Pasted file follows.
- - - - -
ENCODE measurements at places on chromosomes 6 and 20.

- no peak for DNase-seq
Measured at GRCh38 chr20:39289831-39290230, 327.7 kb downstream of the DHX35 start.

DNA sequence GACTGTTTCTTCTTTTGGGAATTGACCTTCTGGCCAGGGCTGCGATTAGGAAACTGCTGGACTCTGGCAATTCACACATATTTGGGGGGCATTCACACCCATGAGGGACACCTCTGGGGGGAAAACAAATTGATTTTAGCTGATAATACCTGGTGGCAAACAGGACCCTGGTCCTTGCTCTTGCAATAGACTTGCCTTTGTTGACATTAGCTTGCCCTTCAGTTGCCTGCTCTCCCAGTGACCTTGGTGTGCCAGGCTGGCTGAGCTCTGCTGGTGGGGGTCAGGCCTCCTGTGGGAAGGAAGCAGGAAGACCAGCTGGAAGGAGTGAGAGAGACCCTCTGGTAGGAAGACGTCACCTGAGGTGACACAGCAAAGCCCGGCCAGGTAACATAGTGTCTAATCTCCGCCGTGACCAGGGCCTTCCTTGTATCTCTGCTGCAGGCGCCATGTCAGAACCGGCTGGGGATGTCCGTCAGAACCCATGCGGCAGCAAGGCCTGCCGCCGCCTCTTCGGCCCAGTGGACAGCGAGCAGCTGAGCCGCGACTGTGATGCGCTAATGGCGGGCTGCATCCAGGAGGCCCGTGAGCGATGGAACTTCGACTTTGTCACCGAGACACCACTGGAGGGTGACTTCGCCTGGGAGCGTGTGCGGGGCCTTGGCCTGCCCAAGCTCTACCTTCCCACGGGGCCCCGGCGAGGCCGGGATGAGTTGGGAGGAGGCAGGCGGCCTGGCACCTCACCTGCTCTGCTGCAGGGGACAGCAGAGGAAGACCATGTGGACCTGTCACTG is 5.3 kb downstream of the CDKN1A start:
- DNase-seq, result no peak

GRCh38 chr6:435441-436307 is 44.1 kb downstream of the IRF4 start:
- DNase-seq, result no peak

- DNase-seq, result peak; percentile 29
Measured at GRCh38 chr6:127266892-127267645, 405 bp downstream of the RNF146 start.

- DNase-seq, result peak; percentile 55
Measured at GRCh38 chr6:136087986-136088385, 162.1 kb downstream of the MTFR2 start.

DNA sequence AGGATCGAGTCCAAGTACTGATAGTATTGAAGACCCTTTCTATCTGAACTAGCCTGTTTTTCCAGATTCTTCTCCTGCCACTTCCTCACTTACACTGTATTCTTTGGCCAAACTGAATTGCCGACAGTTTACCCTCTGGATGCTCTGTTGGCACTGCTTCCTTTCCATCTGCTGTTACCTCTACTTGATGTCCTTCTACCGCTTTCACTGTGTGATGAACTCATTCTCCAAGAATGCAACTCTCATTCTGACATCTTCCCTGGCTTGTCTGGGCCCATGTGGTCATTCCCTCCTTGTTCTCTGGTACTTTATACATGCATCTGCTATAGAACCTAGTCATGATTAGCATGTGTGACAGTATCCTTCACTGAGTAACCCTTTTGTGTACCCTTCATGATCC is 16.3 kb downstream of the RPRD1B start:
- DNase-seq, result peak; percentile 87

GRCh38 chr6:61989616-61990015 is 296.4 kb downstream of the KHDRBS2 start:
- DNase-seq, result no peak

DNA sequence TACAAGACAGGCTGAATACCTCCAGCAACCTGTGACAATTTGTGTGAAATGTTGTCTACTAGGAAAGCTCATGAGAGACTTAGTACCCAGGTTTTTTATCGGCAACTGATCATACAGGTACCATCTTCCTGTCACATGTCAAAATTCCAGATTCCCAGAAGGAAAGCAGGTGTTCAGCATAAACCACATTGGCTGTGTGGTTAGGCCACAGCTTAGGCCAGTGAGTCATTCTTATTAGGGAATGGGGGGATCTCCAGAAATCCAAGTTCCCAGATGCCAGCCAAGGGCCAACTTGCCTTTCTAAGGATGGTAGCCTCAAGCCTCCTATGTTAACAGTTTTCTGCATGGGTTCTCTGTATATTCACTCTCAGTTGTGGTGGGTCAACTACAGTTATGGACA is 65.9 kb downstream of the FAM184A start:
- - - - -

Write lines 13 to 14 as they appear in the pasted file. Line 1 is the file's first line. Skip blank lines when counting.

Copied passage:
- DNase-seq, result peak; percentile 87

GRCh38 chr6:61989616-61990015 is 296.4 kb downstream of the KHDRBS2 start: